Interesting article : What Is Behind Francis’ Rehabilitation of Judas?
(04-11-2021, 08:14 PM)Paul Wrote:
(04-11-2021, 08:05 PM)Oliver109 Wrote: I have always seen justice to be the same as fairness anyway, being just means giving one what is due based on their merits and demerits so If God is just would he not save everyone if it was possible?

Justice would send us all to Hell. God’s mercy allows some of us to be saved.

You also seem to assume that God directly causes everything, and actively chooses the time we will die. He might permit it, but He doesn’t actively make the bus speed up to run over the mortal sinner on his way to confession.

Is it unjust for a murderer who got away with it for years and has lived a good life since to not go to prison when he’s finally caught? Is that fair?

Likewise, by choosing to commit mortal sin, one accepts the possible consequence that his time may come without confession first. 

Why should God force someone to spend eternity with Him when, by his actions and will, has chosen to reject God?
"Why should God force someone to spend eternity with Him when, by his actions and will, has chosen to reject God?" Because he was not always choosing sin, he may have stumbled occasionally into sin but he ultimately wanted to overcome it but gave in to temptation but had God allowed him to live i am sure that he would eventually asked for forgiveness! 
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(04-11-2021, 08:35 PM)Evangelium Wrote: Why are you sure?
Because i have no concrete evidence presented to the contrary.
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(04-11-2021, 08:20 PM)Oliver109 Wrote: Because he was not always choosing sin, he may have stumbled occasionally into sin but he ultimately wanted to overcome it but gave in to temptation but had God allowed him to live i am sure that he would eventually asked for forgiveness!

'He wasn't always choosing murder. He only killed one person, but was a good boy. He loved his children, even if he did kill their mother during that argument. It's not fair to send him to prison!'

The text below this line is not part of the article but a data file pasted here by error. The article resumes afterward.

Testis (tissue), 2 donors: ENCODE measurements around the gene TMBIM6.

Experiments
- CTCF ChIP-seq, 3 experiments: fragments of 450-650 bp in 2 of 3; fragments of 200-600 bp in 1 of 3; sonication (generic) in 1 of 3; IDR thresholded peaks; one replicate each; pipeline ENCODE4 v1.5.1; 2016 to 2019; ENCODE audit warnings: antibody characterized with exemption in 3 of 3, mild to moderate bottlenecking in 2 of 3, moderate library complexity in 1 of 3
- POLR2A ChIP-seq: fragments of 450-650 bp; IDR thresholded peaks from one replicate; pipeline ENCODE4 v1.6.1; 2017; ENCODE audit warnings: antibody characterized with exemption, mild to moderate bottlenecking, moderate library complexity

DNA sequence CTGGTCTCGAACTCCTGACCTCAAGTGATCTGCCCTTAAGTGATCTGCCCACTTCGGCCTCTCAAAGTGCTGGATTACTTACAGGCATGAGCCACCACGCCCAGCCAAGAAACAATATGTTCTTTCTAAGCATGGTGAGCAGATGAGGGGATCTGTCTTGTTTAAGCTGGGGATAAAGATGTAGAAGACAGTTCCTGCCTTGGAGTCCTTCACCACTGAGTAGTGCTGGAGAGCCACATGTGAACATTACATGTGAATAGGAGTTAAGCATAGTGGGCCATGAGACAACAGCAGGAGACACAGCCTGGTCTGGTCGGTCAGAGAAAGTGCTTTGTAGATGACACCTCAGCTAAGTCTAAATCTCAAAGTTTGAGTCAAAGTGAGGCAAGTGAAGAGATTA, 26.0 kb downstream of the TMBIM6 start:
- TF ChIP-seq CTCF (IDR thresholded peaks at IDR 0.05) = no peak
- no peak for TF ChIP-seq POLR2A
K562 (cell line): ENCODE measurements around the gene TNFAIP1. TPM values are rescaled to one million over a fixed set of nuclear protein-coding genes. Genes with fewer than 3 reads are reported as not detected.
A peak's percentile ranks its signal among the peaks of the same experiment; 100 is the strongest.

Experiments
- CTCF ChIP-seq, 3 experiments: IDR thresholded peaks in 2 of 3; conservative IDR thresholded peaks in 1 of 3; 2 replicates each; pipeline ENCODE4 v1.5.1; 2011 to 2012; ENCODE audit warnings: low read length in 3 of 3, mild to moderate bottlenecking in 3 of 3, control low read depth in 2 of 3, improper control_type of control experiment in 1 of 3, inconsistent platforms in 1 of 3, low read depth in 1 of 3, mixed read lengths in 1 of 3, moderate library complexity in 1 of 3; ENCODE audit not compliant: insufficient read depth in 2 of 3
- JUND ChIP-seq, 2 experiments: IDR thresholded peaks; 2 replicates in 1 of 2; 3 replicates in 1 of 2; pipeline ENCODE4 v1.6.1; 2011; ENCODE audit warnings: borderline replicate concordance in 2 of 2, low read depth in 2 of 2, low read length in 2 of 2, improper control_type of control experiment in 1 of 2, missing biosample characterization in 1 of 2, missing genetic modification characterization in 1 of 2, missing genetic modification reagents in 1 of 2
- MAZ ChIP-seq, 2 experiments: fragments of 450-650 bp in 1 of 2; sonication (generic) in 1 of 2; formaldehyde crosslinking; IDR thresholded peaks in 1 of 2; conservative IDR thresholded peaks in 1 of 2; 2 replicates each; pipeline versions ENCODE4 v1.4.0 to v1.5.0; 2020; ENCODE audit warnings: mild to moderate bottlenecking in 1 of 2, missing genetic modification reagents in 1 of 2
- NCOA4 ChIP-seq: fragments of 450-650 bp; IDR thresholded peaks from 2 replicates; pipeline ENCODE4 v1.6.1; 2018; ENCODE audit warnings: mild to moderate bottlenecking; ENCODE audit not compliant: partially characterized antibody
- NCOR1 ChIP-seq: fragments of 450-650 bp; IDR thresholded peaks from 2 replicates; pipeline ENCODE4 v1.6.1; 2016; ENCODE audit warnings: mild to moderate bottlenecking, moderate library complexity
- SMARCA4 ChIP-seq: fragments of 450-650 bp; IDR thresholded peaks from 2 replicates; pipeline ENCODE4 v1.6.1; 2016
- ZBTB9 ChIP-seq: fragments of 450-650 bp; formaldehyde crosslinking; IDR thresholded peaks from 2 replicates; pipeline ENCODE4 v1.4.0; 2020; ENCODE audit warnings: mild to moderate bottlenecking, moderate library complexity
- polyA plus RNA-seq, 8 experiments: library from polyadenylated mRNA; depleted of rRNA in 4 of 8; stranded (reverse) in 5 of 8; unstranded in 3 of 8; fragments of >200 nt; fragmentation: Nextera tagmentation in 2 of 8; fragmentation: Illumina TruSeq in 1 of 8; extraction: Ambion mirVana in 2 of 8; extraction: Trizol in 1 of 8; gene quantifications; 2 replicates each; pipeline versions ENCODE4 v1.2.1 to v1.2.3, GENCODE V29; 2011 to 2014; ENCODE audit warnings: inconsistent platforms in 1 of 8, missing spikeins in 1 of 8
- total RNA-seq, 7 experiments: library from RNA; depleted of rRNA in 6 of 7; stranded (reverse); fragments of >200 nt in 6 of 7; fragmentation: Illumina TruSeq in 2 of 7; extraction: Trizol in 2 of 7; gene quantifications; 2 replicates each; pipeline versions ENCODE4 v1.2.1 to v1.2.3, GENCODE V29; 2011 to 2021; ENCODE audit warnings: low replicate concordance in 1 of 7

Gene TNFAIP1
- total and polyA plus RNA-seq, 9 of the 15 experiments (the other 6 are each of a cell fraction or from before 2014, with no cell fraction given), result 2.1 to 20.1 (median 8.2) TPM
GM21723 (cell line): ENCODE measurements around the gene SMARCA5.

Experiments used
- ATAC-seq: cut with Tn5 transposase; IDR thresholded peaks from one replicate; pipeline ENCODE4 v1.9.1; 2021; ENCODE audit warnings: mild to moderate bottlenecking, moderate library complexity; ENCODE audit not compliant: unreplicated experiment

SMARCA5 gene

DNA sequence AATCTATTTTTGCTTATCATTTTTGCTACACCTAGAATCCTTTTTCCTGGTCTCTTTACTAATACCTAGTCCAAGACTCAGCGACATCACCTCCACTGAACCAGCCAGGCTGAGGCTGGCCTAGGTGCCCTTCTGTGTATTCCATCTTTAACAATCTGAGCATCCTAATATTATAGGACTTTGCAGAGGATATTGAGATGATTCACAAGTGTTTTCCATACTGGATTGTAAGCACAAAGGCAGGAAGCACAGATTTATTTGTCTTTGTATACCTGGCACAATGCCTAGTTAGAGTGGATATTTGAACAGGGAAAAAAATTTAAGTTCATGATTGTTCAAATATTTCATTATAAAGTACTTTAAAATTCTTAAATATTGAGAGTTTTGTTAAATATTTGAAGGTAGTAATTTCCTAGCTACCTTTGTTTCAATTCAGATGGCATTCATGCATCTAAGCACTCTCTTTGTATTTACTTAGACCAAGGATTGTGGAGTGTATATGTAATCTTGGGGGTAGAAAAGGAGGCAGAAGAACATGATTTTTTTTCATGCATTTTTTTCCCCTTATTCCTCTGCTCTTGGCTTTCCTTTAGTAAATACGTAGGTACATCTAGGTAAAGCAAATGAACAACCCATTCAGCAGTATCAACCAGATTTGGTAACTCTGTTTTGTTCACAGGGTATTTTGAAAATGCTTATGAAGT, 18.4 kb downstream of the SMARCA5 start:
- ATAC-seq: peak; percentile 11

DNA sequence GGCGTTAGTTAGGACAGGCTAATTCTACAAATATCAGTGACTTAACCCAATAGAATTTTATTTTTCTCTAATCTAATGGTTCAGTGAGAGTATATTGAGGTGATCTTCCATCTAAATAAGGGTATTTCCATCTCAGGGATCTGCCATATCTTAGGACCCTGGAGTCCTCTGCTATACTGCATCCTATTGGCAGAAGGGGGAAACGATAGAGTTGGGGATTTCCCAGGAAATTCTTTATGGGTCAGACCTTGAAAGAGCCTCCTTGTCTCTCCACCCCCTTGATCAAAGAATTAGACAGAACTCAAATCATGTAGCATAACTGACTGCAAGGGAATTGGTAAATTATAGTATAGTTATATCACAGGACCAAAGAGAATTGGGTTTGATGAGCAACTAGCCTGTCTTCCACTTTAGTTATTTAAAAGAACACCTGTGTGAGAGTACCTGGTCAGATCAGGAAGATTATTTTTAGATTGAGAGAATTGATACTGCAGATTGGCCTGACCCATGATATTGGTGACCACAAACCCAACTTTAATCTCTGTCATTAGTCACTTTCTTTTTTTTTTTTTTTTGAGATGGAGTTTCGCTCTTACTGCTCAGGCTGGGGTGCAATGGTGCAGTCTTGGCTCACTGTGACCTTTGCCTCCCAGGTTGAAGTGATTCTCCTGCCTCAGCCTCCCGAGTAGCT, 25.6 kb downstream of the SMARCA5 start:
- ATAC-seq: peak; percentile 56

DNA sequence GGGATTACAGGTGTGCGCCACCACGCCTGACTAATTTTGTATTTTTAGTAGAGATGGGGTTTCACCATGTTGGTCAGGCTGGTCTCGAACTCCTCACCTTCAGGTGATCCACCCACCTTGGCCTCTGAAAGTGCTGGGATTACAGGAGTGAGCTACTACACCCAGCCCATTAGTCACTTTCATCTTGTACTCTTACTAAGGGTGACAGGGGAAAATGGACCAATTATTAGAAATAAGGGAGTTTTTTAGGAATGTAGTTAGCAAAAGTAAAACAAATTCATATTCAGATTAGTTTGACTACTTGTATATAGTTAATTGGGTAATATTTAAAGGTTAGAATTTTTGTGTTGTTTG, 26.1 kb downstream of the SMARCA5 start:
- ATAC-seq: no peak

And, again, God doesn't always choose how long we live. Sometimes He lets natural events happen.
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(04-11-2021, 08:48 PM)Paul Wrote:
(04-11-2021, 08:20 PM)Oliver109 Wrote: Because he was not always choosing sin, he may have stumbled occasionally into sin but he ultimately wanted to overcome it but gave in to temptation but had God allowed him to live i am sure that he would eventually asked for forgiveness!

'He wasn't always choosing murder. He only killed one person, but was a good boy. He loved his children, even if he did kill their mother during that argument. It's not fair to send him to prison!'

And, again, God doesn't always choose how long we live. Sometimes He lets natural events happen.
According to Augustine and Aquinas God has everything planned down to a T, so no events can happen without God's permission. As for your prison analogy you could argue that we all deserve a life sentence because we all have done evil(at least i have anyway) why should God let any people out of jail?
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(04-11-2021, 08:51 PM)Oliver109 Wrote: According to Augustine and Aquinas God has everything planned down to a T, so no events can happen without God's permission. As for your prison analogy you could argue that we all deserve a life sentence because we all have done evil(at least i have anyway) why should God let any people out of jail?

There's a difference between God's active will and God's passive will.

God forgives because He is merciful, but mercy is, by definition, undeserved, and declining to show it isn't unjust. It's just to put the 80-year-old murderer in prison. It's merciful to not do so, but if the judge refuses to give him probation, he does no injustice.
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(04-11-2021, 09:49 PM)Paul Wrote:
(04-11-2021, 08:51 PM)Oliver109 Wrote: According to Augustine and Aquinas God has everything planned down to a T, so no events can happen without God's permission. As for your prison analogy you could argue that we all deserve a life sentence because we all have done evil(at least i have anyway) why should God let any people out of jail?

There's a difference between God's active will and God's passive will.

God forgives because He is merciful, but mercy is, by definition, undeserved, and declining to show it isn't unjust. It's just to put the 80-year-old murderer in prison. It's merciful to not do so, but if the judge refuses to give him probation, he does no injustice.
I get what you are saying, we can hope i think that God will give us all abundant mercy, he is after all our father and it should not be seen as obscene to hope that God will ensure go to the utter lengths to save everyone as i am sure it would benefit us all!
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Are you guys still at this?
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Has anyone here read Dare We Hope that All Men Be Saved by Hans Urs Von Balthasar?
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Big Grin 
(04-11-2021, 10:57 PM)Evangelium Wrote: Has anyone here read Dare We Hope that All Men Be Saved by Hans Urs Von Balthasar?

I thought that was by Bp. Barron.
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No, he wrote the introduction to the most recent edition.

I just ordered it on Amazon.  I want to read Von Balthasar's arguments for this position.
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